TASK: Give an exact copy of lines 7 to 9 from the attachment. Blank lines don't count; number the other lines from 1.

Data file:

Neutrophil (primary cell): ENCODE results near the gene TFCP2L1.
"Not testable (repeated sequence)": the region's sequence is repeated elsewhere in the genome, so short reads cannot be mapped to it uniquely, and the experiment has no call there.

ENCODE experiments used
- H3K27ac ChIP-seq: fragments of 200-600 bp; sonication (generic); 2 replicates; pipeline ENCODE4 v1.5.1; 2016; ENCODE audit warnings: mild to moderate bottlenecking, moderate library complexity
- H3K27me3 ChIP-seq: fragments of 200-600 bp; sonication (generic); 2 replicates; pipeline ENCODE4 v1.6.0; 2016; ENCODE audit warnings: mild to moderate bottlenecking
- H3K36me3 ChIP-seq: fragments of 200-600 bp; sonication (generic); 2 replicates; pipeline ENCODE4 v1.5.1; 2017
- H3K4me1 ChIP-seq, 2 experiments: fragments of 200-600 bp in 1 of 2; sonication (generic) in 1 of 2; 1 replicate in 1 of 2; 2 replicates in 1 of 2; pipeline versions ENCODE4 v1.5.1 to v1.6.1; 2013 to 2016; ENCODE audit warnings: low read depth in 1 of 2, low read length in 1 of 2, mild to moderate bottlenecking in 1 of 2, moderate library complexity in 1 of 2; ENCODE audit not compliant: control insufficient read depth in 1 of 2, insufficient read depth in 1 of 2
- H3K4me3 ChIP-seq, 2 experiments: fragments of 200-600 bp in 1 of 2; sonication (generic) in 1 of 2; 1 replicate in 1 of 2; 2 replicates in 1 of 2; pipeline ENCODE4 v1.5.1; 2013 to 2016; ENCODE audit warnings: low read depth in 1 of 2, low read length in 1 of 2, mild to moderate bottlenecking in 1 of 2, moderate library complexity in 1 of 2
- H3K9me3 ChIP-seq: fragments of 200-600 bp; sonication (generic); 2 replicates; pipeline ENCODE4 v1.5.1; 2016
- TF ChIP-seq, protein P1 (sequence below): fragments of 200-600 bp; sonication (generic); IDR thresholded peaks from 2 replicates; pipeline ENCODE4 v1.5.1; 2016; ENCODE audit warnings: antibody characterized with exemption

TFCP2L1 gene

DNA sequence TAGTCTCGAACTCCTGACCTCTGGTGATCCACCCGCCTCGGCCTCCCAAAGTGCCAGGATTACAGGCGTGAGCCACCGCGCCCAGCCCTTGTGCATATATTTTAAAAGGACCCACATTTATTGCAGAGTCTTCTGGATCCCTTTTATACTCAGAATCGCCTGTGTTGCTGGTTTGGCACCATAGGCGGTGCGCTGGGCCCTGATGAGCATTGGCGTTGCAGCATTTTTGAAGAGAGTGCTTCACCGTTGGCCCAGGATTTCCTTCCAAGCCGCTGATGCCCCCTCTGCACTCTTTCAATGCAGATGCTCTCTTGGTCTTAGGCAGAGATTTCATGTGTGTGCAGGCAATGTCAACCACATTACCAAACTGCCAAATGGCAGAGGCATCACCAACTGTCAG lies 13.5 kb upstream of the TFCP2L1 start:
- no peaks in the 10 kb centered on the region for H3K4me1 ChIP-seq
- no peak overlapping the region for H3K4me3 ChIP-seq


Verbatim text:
- H3K4me1 ChIP-seq, 2 experiments: fragments of 200-600 bp in 1 of 2; sonication (generic) in 1 of 2; 1 replicate in 1 of 2; 2 replicates in 1 of 2; pipeline versions ENCODE4 v1.5.1 to v1.6.1; 2013 to 2016; ENCODE audit warnings: low read depth in 1 of 2, low read length in 1 of 2, mild to moderate bottlenecking in 1 of 2, moderate library complexity in 1 of 2; ENCODE audit not compliant: control insufficient read depth in 1 of 2, insufficient read depth in 1 of 2
- H3K4me3 ChIP-seq, 2 experiments: fragments of 200-600 bp in 1 of 2; sonication (generic) in 1 of 2; 1 replicate in 1 of 2; 2 replicates in 1 of 2; pipeline ENCODE4 v1.5.1; 2013 to 2016; ENCODE audit warnings: low read depth in 1 of 2, low read length in 1 of 2, mild to moderate bottlenecking in 1 of 2, moderate library complexity in 1 of 2
- H3K9me3 ChIP-seq: fragments of 200-600 bp; sonication (generic); 2 replicates; pipeline ENCODE4 v1.5.1; 2016